Award-winning Investigative Journalist Robert Parry (1949-2018)

Award-winning investigative journalist and founder/editor of, Robert Parry has passed away. His ground-breaking work uncovering Reagan-era dirty wars in Central America and many other illegal and immoral policies conducted by successive administrations and U.S. intelligence agencies, stands as an inspiration to all in journalists working in the public interest.

Robert had been a regular guest on our Between The Lines and Counterpoint radio shows -- and many other progressive outlets across the U.S. over four decades.

His penetrating analysis of U.S. foreign policy and international conflicts will be sorely missed, and not easily replaced. His son Nat Parry writes a tribute to his father: Robert Parry’s Legacy and the Future of Consortiumnews.

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The Resistance Starts Now!

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SPECIAL REPORT: "The Resistance - Women's March 2018 - Hartford, Connecticut" Jan. 20, 2018

Selected speeches from the Women's March in Hartford, Connecticut 2018, recorded and produced by Scott Harris

SPECIAL REPORT: "No Fracking Waste in CT!" Jan. 14, 2018

SPECIAL REPORT: "Resistance Round Table: The Unraveling Continues..." Jan. 13, 2018

SPECIAL REPORT: "Capitalism to the ash heap?" Richard Wolff, Jan. 2, 2018

SPECIAL REPORT: Maryn McKenna, author of "Big Chicken", Dec. 7, 2017

SPECIAL REPORT: Nina Turner's address, Working Families Party Awards Banquet, Dec. 14, 2017

SPECIAL REPORT: Mic Check, Dec. 12, 2017

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SPECIAL REPORT: On Tyranny - one year later, Nov. 28, 2017

SPECIAL REPORT: Mic Check, Nov. 12, 2017

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SPECIAL REPORT: Rainy Day Radio, Nov. 7, 2017

SPECIAL REPORT: Rainy Day Radio, Nov. 7, 2017

SPECIAL REPORT: Resisting U.S. JeJu Island military base in South Korea, Oct. 24, 2017

SPECIAL REPORT: John Allen, Out in New Haven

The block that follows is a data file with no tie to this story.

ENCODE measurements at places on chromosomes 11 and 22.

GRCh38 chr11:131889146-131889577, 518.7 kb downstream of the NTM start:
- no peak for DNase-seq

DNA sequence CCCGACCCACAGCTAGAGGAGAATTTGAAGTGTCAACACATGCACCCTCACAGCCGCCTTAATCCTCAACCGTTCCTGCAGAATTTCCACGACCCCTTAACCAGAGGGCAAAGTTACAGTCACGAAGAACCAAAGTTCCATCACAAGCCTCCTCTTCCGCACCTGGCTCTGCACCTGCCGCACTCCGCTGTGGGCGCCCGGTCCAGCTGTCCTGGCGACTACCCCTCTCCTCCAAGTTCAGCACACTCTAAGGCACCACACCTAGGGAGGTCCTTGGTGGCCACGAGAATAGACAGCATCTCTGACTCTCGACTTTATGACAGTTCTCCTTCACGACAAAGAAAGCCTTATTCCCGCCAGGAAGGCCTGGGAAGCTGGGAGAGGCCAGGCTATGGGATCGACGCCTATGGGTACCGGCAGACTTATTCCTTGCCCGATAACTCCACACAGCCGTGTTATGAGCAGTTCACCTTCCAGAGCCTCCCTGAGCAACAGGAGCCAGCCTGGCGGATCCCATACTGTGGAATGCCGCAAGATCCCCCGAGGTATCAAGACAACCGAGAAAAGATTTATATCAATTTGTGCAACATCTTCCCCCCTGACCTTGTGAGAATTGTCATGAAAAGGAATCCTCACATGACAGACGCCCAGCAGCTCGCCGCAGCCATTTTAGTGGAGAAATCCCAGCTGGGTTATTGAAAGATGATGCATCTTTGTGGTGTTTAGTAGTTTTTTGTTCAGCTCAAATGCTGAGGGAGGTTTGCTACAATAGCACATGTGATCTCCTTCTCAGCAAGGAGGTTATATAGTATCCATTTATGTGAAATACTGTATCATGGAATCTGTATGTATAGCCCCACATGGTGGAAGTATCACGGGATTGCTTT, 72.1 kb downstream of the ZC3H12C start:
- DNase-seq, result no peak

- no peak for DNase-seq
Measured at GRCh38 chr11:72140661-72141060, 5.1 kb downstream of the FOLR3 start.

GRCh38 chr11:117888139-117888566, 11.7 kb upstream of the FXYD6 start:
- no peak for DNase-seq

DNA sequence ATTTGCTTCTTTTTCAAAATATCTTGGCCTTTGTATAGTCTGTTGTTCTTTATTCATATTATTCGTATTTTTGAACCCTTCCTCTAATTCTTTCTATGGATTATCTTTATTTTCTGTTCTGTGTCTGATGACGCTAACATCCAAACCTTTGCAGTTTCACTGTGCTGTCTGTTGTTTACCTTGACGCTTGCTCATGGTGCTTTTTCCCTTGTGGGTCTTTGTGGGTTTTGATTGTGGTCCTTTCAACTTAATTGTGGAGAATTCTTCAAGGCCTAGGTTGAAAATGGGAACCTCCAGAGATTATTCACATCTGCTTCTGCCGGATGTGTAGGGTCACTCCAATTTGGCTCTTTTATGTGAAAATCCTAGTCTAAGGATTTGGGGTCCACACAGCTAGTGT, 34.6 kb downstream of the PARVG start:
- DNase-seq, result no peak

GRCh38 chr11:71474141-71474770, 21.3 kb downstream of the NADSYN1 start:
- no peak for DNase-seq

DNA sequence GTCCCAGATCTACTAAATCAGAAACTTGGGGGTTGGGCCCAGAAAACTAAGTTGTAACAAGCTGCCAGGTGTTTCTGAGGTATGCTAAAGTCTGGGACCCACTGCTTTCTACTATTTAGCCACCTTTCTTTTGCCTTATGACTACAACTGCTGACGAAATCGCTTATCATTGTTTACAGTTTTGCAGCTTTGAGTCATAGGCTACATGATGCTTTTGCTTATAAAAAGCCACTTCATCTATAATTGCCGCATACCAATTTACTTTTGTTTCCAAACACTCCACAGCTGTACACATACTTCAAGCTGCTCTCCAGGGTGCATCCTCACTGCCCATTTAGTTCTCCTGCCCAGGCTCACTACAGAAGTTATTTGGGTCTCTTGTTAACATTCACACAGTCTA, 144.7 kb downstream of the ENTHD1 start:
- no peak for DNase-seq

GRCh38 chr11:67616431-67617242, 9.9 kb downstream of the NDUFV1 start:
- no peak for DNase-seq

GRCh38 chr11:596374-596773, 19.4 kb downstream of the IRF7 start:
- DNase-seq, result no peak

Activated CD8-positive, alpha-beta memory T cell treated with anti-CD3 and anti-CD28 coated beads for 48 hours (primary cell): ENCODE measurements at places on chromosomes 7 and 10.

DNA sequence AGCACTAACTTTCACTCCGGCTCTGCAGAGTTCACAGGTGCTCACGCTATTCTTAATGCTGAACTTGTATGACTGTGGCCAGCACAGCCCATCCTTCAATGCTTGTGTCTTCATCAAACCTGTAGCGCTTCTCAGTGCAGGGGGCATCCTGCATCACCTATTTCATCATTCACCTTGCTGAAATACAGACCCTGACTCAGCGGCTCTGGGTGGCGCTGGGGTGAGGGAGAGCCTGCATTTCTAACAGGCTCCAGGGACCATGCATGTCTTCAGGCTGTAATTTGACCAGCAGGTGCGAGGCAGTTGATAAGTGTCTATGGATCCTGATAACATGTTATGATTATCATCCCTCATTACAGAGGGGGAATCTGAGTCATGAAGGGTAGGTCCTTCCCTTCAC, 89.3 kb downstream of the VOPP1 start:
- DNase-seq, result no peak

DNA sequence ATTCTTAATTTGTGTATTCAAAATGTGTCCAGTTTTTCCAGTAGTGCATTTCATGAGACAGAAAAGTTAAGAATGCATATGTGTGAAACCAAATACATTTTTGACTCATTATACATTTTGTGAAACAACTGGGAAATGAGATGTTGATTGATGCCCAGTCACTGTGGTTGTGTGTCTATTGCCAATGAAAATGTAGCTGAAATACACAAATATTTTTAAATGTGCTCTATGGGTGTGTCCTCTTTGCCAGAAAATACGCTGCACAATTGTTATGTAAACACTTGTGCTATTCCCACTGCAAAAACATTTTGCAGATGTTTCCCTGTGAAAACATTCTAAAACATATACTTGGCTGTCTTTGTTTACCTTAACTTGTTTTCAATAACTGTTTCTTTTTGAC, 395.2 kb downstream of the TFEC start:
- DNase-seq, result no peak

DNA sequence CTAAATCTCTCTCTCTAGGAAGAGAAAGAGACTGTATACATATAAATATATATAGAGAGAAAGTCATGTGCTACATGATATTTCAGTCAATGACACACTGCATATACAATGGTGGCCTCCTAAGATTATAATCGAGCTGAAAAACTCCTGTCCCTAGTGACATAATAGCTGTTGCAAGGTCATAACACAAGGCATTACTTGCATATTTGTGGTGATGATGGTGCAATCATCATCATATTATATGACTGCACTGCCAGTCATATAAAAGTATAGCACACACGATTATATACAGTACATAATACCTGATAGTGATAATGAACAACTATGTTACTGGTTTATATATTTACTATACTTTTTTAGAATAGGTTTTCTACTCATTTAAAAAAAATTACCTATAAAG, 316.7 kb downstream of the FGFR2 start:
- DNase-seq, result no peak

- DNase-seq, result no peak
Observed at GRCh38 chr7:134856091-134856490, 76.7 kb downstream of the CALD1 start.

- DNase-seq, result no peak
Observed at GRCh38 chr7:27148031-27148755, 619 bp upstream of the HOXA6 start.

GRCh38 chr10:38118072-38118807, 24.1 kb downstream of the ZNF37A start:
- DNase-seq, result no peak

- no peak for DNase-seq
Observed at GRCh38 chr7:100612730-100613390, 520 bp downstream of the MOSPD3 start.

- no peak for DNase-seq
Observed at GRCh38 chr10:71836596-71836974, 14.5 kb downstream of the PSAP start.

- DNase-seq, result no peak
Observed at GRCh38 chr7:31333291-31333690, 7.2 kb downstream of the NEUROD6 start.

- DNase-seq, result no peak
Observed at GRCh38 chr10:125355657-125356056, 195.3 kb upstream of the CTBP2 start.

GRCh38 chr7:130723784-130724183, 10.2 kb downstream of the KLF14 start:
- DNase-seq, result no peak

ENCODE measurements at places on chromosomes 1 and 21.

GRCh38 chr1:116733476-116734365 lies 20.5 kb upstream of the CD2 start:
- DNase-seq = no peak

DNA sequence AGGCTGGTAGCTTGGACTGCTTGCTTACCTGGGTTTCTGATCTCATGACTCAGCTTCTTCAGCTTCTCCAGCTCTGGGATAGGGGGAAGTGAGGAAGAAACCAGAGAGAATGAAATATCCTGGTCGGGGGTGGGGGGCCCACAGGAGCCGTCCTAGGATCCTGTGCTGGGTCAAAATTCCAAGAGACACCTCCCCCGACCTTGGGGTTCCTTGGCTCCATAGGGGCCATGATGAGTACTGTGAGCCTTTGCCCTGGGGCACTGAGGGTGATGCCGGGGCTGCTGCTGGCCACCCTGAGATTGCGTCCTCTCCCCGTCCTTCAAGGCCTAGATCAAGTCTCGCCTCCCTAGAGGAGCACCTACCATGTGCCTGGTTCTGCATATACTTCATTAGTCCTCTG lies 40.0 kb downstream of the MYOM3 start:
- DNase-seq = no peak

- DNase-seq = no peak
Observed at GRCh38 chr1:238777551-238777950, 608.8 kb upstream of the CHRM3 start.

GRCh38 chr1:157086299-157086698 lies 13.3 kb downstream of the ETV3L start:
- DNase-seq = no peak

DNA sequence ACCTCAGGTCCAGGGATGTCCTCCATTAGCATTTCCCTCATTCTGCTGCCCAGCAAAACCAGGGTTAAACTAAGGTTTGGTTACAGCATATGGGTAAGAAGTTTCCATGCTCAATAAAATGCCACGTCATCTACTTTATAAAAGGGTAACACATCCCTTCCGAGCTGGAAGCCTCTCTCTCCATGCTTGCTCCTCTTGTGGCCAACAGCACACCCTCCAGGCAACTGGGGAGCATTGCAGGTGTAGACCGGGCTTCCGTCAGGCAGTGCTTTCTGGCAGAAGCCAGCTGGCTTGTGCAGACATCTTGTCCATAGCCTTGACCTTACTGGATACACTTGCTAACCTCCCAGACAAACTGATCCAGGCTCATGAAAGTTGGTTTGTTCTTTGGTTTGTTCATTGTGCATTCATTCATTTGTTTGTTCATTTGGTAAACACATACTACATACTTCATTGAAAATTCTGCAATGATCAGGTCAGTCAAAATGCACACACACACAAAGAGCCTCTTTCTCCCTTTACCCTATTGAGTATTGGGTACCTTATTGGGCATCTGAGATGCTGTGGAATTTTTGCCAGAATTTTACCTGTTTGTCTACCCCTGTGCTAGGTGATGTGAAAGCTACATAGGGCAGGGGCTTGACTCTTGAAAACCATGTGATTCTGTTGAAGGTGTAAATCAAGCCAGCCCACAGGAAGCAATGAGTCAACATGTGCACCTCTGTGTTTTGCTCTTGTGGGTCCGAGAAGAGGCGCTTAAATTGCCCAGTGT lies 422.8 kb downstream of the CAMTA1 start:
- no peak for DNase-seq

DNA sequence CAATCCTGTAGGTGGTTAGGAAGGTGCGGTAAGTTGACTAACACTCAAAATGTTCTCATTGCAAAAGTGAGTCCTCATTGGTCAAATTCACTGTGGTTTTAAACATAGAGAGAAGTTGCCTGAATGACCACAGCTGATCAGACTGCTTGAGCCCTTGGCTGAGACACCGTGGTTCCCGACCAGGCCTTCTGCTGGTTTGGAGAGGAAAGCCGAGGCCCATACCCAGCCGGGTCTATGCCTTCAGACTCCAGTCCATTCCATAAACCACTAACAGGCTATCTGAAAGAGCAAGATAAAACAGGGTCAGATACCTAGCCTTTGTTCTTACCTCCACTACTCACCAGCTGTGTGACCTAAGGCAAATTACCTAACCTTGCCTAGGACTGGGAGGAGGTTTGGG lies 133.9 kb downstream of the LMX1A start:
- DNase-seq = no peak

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who helped make our 25th anniversary with Jeremy Scahill a success!

For those who missed the event, or were there and really wanted to fully absorb its import, here it is in video

Jeremy Scahill keynote speech, part 1 from PROUDEYEMEDIA on Vimeo.

Jeremy Scahill keynote speech, part 2 from PROUDEYEMEDIA on Vimeo.

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Between The Lines Presentation at the Left Forum 2016

"How Do We Build A Mass Movement to Reverse Runaway Inequality?" with Les Leopold, author of "Runaway Inequality: An Activist's Guide to Economic Justice,"May 22, 2016, John Jay College of Criminal Justice, The City University of New York, 860 11th Ave. (Between 58th and 59th), New York City. Between The Lines' Scott Harris and Richard Hill moderated this workshop. Listen to the audio/slideshows and more from this workshop.

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JEREMY SCAHILL: Oscar-nominated documentary filmmaker "Dirty Wars"

Listen to the full interview (30:33) with Jeremy Scahill, an award-winning investigative journalist with the Nation Magazine, correspondent for Democracy Now! and author of the bestselling book, "Blackwater: The Rise of the World's Most Powerful Mercenary Army," about America's outsourcing of its military. In an exclusive interview with Counterpoint's Scott Harris on Sept. 16, 2013, Scahill talks about his latest book, "Dirty Wars, The World is a Battlefield," also made into a documentary film under the same title, and was nominated Dec. 5, 2013 for an Academy Award in the Best Documentary Feature category.

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After Police Raid, Zuccotti Park Still a Hub for Occupy Wall Street Movement

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Posted Nov. 23, 2011